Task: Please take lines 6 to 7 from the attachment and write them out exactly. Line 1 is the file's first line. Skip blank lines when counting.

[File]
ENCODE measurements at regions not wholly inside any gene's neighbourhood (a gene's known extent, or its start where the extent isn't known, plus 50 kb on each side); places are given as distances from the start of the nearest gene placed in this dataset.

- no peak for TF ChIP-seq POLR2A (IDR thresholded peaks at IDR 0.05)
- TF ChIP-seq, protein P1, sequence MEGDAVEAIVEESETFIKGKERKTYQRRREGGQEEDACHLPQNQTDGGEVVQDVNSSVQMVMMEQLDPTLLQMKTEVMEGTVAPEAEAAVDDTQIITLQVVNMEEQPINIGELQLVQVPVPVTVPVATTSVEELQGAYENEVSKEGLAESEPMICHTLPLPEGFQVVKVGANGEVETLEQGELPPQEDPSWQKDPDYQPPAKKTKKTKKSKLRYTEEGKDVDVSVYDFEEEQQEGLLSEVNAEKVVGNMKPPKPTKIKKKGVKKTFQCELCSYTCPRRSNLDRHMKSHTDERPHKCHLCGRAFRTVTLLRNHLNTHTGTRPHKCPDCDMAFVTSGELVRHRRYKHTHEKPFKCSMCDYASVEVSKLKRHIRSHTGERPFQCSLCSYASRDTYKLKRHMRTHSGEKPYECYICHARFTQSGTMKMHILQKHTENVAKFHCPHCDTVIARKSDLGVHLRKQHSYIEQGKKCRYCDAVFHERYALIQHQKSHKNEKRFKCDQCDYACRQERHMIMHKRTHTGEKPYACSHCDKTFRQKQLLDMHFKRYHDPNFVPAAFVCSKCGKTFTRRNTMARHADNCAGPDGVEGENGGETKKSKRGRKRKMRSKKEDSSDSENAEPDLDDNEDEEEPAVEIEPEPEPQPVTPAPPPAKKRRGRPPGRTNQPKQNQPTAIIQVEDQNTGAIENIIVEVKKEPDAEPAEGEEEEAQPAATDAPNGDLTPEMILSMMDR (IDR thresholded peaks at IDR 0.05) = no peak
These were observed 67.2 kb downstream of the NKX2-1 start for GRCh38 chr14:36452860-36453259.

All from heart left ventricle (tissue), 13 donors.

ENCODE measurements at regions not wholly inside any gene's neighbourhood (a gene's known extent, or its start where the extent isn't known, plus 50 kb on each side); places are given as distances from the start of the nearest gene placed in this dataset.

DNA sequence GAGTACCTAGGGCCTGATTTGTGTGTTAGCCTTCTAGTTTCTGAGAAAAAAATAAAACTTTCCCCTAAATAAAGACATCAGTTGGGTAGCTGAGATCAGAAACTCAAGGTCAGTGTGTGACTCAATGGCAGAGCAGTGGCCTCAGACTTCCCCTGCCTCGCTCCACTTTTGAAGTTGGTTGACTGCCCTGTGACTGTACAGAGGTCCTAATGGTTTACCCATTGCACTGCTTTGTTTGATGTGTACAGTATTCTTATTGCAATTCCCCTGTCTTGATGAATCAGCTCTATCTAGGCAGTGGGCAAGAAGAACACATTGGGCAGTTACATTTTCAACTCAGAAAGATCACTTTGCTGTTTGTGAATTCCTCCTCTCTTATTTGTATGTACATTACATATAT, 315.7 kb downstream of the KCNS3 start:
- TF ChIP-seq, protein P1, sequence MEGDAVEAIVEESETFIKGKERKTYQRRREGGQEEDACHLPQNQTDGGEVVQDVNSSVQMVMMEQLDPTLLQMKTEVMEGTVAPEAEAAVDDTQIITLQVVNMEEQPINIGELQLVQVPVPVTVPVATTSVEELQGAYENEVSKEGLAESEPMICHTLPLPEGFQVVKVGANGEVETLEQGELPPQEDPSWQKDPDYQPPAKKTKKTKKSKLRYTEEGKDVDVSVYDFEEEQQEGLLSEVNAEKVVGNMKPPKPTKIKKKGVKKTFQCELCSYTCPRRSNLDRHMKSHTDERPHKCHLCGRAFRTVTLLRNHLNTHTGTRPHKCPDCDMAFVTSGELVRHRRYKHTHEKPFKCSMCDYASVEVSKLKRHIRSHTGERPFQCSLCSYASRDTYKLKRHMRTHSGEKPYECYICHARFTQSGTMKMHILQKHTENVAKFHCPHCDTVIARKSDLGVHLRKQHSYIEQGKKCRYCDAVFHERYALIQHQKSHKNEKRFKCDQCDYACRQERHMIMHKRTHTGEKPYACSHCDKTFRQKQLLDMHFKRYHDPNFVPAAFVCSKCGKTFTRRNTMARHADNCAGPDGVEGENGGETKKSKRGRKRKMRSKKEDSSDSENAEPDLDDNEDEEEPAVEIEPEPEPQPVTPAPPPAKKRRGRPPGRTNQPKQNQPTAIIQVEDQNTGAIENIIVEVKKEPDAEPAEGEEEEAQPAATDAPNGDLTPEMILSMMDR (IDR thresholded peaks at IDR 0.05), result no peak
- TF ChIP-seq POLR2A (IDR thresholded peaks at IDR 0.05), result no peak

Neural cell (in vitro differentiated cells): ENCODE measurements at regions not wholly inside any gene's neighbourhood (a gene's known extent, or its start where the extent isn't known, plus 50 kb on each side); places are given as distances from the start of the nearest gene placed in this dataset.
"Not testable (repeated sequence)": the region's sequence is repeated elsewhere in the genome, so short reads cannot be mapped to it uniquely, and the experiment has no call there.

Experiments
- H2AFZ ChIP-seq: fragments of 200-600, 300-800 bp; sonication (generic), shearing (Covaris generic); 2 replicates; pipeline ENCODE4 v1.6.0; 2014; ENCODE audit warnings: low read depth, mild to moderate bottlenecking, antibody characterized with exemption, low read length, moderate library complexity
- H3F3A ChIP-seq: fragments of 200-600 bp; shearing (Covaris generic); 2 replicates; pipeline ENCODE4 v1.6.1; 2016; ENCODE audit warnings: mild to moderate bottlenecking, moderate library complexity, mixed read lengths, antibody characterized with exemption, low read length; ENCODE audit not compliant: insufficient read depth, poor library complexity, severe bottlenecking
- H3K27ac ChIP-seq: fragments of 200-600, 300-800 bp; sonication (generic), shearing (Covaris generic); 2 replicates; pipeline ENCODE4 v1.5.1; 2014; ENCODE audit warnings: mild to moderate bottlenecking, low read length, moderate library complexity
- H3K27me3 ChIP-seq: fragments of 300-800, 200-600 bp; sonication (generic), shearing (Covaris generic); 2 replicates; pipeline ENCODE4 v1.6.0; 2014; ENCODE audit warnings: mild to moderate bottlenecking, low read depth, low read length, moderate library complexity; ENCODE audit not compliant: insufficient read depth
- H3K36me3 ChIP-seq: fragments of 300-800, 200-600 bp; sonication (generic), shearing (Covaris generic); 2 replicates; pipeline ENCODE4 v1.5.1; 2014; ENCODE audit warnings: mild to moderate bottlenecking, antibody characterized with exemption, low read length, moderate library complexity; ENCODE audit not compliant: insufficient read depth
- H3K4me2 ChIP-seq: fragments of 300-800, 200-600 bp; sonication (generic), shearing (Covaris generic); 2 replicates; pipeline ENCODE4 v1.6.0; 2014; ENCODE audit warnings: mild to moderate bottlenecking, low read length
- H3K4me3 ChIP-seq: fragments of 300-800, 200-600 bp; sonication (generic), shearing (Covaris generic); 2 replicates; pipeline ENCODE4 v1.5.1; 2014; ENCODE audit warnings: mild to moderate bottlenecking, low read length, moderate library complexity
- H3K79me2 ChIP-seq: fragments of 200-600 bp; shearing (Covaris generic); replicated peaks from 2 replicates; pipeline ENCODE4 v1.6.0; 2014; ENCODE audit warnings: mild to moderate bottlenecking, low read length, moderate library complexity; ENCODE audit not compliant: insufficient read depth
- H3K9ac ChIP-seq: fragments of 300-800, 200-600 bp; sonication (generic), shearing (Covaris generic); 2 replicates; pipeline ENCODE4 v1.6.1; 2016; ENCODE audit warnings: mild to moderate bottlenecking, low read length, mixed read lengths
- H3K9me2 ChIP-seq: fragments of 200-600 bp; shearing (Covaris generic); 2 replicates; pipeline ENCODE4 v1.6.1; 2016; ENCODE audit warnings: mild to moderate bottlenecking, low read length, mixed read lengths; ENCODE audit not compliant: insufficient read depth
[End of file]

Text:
ENCODE measurements at regions not wholly inside any gene's neighbourhood (a gene's known extent, or its start where the extent isn't known, plus 50 kb on each side); places are given as distances from the start of the nearest gene placed in this dataset.

DNA sequence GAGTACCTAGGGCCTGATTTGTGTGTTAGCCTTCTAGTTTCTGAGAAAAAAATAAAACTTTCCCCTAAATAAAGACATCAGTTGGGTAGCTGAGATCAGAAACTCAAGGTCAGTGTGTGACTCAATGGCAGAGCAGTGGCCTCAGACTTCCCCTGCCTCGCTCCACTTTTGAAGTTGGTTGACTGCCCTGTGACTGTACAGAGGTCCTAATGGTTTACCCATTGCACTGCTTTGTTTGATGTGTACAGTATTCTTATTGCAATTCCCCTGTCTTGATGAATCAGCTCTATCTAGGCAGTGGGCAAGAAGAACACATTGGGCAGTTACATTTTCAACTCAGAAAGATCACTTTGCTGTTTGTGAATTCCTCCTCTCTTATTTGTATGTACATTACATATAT, 315.7 kb downstream of the KCNS3 start: